What will Wit do for an encore in the Hopeful?

What will Wit do for an encore in the Hopeful?
Photo: Dan Heary/Eclipse Sportswire

In a race meet full of impressive performances this summer at Saratoga, few were more breathtaking than what Wit did in the Sanford Stakes (G2). The final margin was eight lengths, but the way the son of Practical Joke powered by his opposition was that of a horse absolutely toying with his overmatched competition.

Of course, the performance came as no big surprise. Coming off a big debut win, the Todd Pletcher-trained 2-year-old colt was hammered down to 11-10 in his stakes debut. He outran even those odds. Eagerly awaiting an encore at the Spa, we will get to see what Wit can do in his third lifetime start when he returns on Labor Day for the Hopeful Stakes (G1).

Owned by Repole Stable, St. Elias Stable and Gainesway Farm, Wit has impressed all along. A $575,000 Keeneland September sale purchase, he was the most expensive of 74 yearlings to be sold from the first crop of Into Mischief’s talented son, Practical Joke.

Bred in Kentucky by Rosilyn Polan, Wit was produced by the Medaglia d’Oro mare Numero d’Oro. This makes him a half brother to the Pacific Northwest fan favorite, Barkley. A son of Munnings, he was the winner of the 2018 Longacres Mile (G3), among many other stakes races in Washington state.

Said to have separated himself from all the other young horses on the farm, Wit made his coming out party as an overwhelming favorite in a field of eight in a maiden special weight at Belmont Park on June 5. Several hours before Essential Quality and Hot Rod Charlie put on a show in the final leg of the Triple Crown, it was Wit who made quite an impression to begin the afternoon.

A tardy break left Wit looking like anything but a 2-5 choice in the early stages of the 5 1/2-furlong affair. As it turns out, there was nothing to worry about as he launched an eye-catching rally on the far turn. Sweeping by horses on the outside, he took over early in the stretch and kept it going down the Belmont lane on his way to a most impressive 6-length score.

The last-to-first score is not the way most big-margin maiden races are won, which made the debut performance that much more impressive. The untested dark bay had gotten dirt kicked in his face early and took it all in stride.

Given six weeks between races, Wit returned to tackle a new track at Saratoga and a field full of winners in his stakes debut. Looking anything but like an inexperienced young horse making only his second career start, he once again impressed.

Drawn on the rail in the 11-horse field, Wit once again did not have the quickest of breaks, although better than in his debut. He quickly moved into mid-pack but stayed down on the rail as a long-shot leader opened up on the field through a fast opening quarter mile on a main track labeled as good. Splitting horses on the turn, he went to the attack on the outside and quickly took over the race under rider Irad Ortiz Jr.

   

The Sanford runner-up Headline Report turned in a good performance to separate himself from the rest of the field, but once again, this race was all about Wit. On the wire, he was eight lengths clear, far superior to his graded-stakes competition.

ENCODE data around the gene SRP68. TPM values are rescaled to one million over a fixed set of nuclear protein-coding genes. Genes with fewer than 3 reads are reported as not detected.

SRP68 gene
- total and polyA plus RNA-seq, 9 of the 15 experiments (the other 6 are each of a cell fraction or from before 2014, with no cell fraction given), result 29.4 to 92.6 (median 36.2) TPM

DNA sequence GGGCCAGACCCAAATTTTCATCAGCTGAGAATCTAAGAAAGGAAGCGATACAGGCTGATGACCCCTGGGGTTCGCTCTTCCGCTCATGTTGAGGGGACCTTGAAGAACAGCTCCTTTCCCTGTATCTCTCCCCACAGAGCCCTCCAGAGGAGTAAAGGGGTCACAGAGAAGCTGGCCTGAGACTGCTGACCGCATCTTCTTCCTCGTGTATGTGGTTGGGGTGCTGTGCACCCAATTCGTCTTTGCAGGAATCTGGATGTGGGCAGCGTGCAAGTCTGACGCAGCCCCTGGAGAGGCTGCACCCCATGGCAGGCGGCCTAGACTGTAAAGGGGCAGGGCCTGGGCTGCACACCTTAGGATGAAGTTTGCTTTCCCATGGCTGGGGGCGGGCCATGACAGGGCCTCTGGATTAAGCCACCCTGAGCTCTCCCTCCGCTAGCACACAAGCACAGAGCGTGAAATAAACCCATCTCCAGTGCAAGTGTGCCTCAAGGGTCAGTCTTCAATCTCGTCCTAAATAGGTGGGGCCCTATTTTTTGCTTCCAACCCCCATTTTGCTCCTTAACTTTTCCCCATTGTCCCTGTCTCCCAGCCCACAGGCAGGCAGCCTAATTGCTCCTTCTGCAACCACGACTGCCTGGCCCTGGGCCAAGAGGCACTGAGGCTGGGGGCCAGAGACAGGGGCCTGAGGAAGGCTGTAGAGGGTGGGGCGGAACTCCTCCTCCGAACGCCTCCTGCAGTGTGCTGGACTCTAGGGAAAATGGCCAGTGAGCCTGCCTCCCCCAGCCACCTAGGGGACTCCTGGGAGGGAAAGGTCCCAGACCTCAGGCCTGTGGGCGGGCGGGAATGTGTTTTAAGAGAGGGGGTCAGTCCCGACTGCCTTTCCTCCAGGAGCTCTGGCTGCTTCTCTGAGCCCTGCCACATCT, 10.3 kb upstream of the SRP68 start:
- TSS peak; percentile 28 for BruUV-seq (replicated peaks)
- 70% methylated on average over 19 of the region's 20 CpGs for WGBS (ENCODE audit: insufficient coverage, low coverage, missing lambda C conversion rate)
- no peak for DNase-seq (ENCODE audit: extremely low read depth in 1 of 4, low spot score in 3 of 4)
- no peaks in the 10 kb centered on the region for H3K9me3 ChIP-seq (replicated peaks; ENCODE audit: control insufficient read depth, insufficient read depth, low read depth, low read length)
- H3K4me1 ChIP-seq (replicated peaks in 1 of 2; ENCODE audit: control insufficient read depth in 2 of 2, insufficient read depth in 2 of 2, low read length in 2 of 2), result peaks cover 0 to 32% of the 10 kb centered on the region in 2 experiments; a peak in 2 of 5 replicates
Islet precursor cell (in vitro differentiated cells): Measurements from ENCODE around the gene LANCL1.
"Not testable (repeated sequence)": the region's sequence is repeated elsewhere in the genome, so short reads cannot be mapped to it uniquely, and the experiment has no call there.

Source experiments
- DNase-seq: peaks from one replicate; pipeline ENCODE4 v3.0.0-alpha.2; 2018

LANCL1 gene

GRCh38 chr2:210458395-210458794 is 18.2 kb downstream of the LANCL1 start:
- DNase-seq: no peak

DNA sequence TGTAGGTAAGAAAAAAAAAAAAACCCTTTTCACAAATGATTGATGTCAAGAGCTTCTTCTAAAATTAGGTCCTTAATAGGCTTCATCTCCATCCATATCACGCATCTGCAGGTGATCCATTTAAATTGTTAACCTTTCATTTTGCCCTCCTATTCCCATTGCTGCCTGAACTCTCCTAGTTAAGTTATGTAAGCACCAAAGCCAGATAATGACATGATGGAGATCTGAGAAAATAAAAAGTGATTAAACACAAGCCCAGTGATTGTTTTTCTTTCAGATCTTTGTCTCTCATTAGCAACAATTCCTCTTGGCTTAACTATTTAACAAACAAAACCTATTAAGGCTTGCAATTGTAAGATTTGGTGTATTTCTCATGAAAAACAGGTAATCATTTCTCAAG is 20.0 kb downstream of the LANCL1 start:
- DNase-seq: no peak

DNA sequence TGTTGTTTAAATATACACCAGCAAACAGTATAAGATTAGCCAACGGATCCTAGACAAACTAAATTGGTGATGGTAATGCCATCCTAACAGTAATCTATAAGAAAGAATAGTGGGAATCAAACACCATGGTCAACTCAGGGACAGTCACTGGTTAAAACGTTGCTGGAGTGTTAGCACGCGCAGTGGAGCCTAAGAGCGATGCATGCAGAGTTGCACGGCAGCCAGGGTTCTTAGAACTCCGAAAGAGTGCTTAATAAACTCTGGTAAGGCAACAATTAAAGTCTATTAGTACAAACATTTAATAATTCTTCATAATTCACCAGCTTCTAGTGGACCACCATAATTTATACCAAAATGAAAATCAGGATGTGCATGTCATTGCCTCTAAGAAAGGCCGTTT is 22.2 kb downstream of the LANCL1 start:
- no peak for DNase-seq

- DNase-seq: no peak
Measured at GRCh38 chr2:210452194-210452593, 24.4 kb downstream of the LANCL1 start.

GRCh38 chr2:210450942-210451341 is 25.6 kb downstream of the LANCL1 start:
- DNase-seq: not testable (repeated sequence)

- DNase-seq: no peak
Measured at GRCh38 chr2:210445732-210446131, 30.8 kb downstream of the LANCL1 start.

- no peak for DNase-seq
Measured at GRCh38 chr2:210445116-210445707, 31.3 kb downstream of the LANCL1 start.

There have been many fast juveniles over the years to have outrun their competition with disdainful ease to begin their careers, but Wit just seems a little different.

Rallying to win his first two races in a romp, he gives every indication that he can carry his success over to longer distances. He has been a push-button winner, overcoming poor starts and dirt in his face and deftly coming off the rail to make everything look very easy so far.

When the Hopeful Stakes runs next Monday, it will be more than 7 weeks from the Sanford win, but Wit has kept busy. He has had five workouts at Saratoga since, the most recent being a four-furlong breeze on Sunday. With jockey Ortiz up, he went four furlongs in 49.22 seconds over a main track rated fast.

The seven-furlong Hopeful, a race his sire won five years ago, will be the next step for Wit. It is a Grade 1, but look for the unbeaten son of Practical Joke to be heavily favored again. You never know for sure until they do it, but so far, Wit looks to have all the potential in the world to be more than a precocious wonder. We could be looking at something special.


Meet Brian Zipse

Brian has been a passionate fan of horse racing his entire life. Taken to the races at a very young age, he has been lucky enough to see all the greats in person from Secretariat, Forego, and Ruffian through Rachel Alexandra, Zenyatta, American Pharoah and Justify. Before coming to HRN, Brian displayed his love for the sport through the development of his horse racing website, which quickly became one of the most popular blogs in the game. His racing partnership venture, Derby Day Racing, invites more fans to experience the thrill of racehorse ownership.

The Editor of Horse Racing Nation from 2010-2017, Brian authored a daily column as Zipse at the Track, created the popular racing webcast HorseCenter, and added his editorial flare to the overall content of the website. Now a Senior Writer for HRN, Brian continues to contribute his thoughts on racing, as well as hosting HorseCenter. A big supporter of thoroughbred aftercare, he serves on the Board of The Exceller Fund.

Brian's work has also been published on several leading industry sites. He has consulted for leading contest site Derby Wars and is a Vox Populi committee member. He is a voter for racing's Hall of Fame, as well as a weekly NTRA poll voter. 

A horse owner and graduate of DePaul University, Brian lives just outside of Louisville with his wife Candice and daughter Kendra.

 
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